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Credit Suisse says it closed Ai Weiwei’s account due to missing documents

Chinese artist Ai Weiwei poses for a portrait in front of his new work titled ‘Pequi Tree’, a 32-meter-high iron tree on display in the grounds of the Serralves Contemporary Art Museum as part of his “Intertwine” exhibition in Porto, Portugal, July 22, 2021. REUTERS / Violeta Santos Moura

ZURICH, Nov.6 (Reuters) – Credit Suisse (CSGN.S) has closed a bank account for Chinese dissident artist Ai Weiwei due to missing documents, he said on Saturday, in response to his accusation that the Swiss bank had excluded him as part of a strategy to win business in China.

“The bank’s decision was taken in the spring of 2021 because Mr. Weiwei failed to provide the information required by law despite repeated requests from the bank,” the bank said in a statement to Reuters.

“The breakdown in the customer relationship was justified for commercial reasons,” he added, confirming a previous article in the Swiss newspaper Tages-Anzeiger.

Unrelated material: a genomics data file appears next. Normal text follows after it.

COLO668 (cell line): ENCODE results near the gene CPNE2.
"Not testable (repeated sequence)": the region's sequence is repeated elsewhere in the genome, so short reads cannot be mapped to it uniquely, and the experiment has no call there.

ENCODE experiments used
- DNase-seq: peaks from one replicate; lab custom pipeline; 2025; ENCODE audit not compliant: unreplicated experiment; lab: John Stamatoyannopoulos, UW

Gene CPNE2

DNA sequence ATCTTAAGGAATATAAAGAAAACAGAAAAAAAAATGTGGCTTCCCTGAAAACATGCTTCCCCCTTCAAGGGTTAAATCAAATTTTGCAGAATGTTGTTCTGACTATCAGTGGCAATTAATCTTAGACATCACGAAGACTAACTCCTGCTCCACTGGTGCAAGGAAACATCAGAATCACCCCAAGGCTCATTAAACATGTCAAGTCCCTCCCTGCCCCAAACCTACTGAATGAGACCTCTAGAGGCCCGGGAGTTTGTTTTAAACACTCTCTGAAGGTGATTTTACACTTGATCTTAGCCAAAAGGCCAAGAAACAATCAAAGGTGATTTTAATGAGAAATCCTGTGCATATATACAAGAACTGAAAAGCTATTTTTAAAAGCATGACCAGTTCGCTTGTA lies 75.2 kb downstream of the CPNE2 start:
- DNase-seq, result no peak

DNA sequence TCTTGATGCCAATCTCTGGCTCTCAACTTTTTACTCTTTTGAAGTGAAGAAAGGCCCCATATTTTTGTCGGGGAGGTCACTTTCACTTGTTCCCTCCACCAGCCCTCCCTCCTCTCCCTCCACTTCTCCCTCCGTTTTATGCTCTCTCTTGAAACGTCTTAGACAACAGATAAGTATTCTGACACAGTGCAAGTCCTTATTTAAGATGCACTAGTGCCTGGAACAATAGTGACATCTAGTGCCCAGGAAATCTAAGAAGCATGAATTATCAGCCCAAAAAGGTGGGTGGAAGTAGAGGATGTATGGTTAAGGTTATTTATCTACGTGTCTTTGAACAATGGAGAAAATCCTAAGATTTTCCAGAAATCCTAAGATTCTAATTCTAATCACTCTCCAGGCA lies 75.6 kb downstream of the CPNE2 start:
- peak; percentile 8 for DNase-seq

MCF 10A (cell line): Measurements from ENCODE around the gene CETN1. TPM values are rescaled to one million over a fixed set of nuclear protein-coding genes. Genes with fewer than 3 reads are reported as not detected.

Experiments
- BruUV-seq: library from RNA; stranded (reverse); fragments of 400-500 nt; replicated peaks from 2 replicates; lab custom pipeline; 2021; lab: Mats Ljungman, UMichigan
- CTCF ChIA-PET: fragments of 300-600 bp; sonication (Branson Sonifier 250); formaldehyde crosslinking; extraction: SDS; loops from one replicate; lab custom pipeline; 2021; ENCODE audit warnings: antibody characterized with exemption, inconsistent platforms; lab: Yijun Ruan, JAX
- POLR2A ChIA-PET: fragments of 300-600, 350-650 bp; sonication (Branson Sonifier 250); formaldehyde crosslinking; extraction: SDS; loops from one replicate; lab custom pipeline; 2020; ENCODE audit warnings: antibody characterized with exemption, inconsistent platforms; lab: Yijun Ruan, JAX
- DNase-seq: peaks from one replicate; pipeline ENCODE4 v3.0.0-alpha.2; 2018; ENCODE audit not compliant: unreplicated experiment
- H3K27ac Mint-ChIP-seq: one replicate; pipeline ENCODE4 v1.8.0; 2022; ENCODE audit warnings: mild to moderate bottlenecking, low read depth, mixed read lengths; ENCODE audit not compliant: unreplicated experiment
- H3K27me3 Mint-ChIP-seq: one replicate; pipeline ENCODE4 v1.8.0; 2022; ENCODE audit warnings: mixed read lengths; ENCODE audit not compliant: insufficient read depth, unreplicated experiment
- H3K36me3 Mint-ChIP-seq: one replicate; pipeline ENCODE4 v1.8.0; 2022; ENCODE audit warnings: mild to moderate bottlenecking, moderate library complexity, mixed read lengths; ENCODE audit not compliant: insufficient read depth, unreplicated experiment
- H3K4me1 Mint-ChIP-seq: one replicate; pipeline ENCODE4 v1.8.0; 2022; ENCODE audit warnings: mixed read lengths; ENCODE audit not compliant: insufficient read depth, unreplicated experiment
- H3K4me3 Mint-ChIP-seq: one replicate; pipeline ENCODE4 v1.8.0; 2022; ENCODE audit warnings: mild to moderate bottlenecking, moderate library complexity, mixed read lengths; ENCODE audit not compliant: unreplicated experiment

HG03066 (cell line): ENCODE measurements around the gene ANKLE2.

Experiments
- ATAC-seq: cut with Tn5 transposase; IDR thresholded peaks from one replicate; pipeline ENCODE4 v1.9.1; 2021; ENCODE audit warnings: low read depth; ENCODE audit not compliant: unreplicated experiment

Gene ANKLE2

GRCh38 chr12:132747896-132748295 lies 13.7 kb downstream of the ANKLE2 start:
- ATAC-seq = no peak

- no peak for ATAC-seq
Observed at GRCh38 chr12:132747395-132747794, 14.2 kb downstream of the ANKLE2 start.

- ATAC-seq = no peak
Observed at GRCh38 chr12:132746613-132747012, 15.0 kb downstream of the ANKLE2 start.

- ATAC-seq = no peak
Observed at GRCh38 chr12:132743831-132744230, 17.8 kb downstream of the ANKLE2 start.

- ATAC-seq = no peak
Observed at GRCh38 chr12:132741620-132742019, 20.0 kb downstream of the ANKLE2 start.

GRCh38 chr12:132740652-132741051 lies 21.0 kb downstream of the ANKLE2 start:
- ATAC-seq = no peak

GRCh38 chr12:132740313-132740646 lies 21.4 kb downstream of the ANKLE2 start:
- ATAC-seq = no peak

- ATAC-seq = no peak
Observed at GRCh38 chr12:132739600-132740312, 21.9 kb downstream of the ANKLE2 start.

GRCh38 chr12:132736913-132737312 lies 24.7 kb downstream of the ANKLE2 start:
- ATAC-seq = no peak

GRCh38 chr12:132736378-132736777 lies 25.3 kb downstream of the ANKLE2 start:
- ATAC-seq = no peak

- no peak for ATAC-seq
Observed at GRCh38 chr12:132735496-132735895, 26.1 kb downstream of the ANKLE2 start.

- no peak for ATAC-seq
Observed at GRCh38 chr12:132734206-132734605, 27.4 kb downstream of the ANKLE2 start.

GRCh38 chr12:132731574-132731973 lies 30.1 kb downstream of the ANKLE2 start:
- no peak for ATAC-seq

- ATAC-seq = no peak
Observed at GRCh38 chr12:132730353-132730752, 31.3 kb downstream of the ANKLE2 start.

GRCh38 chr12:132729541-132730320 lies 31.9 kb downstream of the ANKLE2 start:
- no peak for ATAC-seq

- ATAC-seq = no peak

Ai wrote in September on the website that the bank had told him it was closing his account because he had a criminal record, although he said he had never been charged with a crime despite having spent 81 days in detention in China in 2011.

“So why did Credit Suisse use my ‘crime’ as a reason to terminate my bank account? Not long ago, the institution announced that it was speeding up its recruitment of employees in China,” he wrote.

“At the same time, it would seek to take majority control of its joint ventures in the securities market and apply for a license that would allow it to expand its business into personal banking and investment banking.”

He then told Reuters: “Even if they back down on this move, I am unwilling to be associated with a bank that has such a strange relationship with China.”

Ai, 64, is one of China’s foremost artists and political activists. He helped design the famous Bird’s Nest Stadium for the 2008 Beijing Olympics before falling out with Chinese authorities. He now lives in Portugal. Reuters asked for comment on Saturday.

Reporting by John Revill Editing by Peter Graff

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